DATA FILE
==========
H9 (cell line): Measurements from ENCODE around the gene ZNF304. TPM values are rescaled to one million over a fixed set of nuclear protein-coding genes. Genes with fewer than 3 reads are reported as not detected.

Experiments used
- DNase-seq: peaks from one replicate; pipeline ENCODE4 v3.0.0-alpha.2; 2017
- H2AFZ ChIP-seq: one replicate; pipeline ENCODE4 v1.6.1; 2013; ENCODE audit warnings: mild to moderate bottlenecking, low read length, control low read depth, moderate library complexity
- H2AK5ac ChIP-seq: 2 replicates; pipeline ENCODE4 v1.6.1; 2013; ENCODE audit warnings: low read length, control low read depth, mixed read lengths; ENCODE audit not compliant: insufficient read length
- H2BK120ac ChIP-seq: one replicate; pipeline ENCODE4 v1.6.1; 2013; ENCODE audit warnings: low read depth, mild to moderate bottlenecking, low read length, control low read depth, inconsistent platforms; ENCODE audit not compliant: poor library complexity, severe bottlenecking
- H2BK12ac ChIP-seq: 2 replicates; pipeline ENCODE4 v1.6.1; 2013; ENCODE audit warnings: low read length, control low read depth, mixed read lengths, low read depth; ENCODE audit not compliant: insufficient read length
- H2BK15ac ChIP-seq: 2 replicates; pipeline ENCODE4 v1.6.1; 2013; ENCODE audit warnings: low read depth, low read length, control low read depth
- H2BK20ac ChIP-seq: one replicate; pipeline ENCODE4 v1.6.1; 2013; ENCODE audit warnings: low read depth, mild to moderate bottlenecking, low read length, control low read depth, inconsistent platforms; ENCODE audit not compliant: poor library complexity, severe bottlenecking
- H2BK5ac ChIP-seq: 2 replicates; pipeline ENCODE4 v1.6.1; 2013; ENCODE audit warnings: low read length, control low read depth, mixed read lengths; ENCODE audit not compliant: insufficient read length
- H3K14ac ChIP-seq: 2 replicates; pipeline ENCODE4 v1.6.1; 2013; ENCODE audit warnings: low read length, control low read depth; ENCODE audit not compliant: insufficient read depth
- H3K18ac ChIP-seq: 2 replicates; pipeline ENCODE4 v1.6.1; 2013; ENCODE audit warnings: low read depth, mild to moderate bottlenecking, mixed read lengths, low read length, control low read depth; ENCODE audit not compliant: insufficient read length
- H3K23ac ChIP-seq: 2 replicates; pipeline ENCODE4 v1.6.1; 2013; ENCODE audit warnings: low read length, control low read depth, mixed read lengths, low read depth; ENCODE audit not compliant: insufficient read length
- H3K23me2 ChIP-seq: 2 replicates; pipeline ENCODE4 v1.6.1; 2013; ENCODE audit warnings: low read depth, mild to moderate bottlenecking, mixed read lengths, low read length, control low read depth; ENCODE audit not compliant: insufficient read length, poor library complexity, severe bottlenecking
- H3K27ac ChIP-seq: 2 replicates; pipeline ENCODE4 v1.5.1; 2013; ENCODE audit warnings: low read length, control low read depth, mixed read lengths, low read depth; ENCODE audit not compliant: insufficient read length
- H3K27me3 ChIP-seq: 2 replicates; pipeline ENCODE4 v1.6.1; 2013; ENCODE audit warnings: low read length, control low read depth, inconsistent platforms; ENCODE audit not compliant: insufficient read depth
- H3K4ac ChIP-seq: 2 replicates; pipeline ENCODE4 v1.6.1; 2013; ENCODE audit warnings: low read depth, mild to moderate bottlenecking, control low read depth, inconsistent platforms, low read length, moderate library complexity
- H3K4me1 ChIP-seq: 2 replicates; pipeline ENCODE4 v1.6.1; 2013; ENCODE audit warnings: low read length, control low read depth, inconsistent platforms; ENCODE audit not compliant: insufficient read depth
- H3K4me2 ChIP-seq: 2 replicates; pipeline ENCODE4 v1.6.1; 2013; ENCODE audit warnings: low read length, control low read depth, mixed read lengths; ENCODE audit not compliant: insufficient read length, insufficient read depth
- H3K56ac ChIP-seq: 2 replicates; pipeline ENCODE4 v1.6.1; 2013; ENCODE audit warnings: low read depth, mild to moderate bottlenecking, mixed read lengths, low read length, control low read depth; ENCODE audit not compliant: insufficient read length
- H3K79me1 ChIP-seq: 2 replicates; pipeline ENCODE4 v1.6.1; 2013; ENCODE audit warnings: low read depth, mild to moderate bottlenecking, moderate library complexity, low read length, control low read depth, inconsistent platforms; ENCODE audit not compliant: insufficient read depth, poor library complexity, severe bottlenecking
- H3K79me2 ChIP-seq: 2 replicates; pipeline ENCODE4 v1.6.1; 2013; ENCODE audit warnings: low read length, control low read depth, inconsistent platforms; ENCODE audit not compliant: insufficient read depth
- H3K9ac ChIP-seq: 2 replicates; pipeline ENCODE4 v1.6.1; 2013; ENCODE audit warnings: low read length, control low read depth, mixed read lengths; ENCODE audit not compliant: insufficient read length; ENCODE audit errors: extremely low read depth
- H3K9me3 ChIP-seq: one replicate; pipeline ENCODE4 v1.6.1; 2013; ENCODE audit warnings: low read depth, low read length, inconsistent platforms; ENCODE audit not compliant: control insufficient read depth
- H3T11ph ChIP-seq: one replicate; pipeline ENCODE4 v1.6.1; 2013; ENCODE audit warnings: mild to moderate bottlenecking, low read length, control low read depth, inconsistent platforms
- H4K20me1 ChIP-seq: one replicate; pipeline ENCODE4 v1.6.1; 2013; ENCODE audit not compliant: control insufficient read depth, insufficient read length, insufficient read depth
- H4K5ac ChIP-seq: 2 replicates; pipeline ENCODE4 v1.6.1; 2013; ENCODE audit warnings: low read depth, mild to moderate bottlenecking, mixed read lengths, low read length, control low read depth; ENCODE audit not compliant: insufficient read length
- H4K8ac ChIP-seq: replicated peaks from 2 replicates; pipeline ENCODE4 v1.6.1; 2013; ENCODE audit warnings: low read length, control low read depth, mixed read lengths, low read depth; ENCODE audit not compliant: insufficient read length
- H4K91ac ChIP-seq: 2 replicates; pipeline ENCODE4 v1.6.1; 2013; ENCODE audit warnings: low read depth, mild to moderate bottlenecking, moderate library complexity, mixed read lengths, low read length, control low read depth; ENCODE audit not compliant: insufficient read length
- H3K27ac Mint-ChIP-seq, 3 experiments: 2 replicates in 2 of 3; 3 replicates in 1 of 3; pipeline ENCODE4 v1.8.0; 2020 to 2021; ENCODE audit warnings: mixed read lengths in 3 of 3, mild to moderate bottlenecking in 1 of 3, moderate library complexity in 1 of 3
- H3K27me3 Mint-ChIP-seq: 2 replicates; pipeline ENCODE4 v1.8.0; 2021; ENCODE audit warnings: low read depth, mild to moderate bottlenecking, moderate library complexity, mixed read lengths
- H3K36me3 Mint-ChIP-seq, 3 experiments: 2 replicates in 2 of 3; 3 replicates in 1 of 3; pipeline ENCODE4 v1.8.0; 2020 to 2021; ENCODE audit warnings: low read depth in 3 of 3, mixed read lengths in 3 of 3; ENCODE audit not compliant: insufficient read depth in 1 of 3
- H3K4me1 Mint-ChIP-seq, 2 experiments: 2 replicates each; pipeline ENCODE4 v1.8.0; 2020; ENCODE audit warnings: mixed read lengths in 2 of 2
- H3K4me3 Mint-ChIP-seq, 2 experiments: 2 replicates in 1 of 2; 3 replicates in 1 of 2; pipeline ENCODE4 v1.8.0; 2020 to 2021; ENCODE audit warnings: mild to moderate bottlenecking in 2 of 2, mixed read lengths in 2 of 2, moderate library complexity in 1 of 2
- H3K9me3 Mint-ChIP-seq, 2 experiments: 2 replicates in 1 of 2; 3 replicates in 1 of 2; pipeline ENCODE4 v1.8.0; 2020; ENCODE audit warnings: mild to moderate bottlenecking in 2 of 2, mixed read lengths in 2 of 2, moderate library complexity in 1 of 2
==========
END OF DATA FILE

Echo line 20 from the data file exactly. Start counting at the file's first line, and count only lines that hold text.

- H3K56ac ChIP-seq: 2 replicates; pipeline ENCODE4 v1.6.1; 2013; ENCODE audit warnings: low read depth, mild to moderate bottlenecking, mixed read lengths, low read length, control low read depth; ENCODE audit not compliant: insufficient read length